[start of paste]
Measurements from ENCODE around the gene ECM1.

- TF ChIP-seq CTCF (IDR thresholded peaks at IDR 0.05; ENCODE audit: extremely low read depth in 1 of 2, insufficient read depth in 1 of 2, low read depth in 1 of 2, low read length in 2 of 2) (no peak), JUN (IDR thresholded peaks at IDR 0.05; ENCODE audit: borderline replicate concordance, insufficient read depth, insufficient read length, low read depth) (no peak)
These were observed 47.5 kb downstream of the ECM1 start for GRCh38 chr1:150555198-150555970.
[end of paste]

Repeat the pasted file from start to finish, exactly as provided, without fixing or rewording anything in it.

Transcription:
Measurements from ENCODE around the gene ECM1.

- TF ChIP-seq CTCF (IDR thresholded peaks at IDR 0.05; ENCODE audit: extremely low read depth in 1 of 2, insufficient read depth in 1 of 2, low read depth in 1 of 2, low read length in 2 of 2) (no peak), JUN (IDR thresholded peaks at IDR 0.05; ENCODE audit: borderline replicate concordance, insufficient read depth, insufficient read length, low read depth) (no peak)
These were observed 47.5 kb downstream of the ECM1 start for GRCh38 chr1:150555198-150555970.